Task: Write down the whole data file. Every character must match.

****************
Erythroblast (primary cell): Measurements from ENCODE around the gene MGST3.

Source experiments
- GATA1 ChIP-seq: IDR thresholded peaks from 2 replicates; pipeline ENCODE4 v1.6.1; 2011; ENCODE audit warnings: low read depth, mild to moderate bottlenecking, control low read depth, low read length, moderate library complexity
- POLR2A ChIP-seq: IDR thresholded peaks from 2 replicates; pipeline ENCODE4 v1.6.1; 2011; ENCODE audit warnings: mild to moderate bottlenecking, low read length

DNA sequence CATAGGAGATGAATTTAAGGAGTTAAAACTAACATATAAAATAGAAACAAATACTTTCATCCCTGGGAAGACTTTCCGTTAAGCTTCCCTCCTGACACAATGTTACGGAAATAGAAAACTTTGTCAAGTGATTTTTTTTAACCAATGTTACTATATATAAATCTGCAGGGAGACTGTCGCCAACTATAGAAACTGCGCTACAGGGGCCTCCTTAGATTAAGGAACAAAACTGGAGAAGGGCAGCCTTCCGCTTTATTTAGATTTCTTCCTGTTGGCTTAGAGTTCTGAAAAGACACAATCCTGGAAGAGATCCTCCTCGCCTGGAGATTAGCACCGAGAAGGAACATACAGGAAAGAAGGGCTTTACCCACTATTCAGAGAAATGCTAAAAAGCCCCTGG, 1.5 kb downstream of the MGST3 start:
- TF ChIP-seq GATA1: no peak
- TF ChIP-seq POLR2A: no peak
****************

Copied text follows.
Erythroblast (primary cell): Measurements from ENCODE around the gene MGST3.

Source experiments
- GATA1 ChIP-seq: IDR thresholded peaks from 2 replicates; pipeline ENCODE4 v1.6.1; 2011; ENCODE audit warnings: low read depth, mild to moderate bottlenecking, control low read depth, low read length, moderate library complexity
- POLR2A ChIP-seq: IDR thresholded peaks from 2 replicates; pipeline ENCODE4 v1.6.1; 2011; ENCODE audit warnings: mild to moderate bottlenecking, low read length

DNA sequence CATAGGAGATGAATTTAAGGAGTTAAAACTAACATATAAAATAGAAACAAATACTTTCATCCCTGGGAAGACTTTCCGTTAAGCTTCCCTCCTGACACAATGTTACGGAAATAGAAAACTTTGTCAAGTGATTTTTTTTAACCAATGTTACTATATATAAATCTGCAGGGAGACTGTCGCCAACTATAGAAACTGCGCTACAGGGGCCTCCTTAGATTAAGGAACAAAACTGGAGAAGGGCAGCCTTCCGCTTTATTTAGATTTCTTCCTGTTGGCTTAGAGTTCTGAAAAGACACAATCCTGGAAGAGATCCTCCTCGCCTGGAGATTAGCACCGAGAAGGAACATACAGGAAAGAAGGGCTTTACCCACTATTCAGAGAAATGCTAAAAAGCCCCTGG, 1.5 kb downstream of the MGST3 start:
- TF ChIP-seq GATA1: no peak
- TF ChIP-seq POLR2A: no peak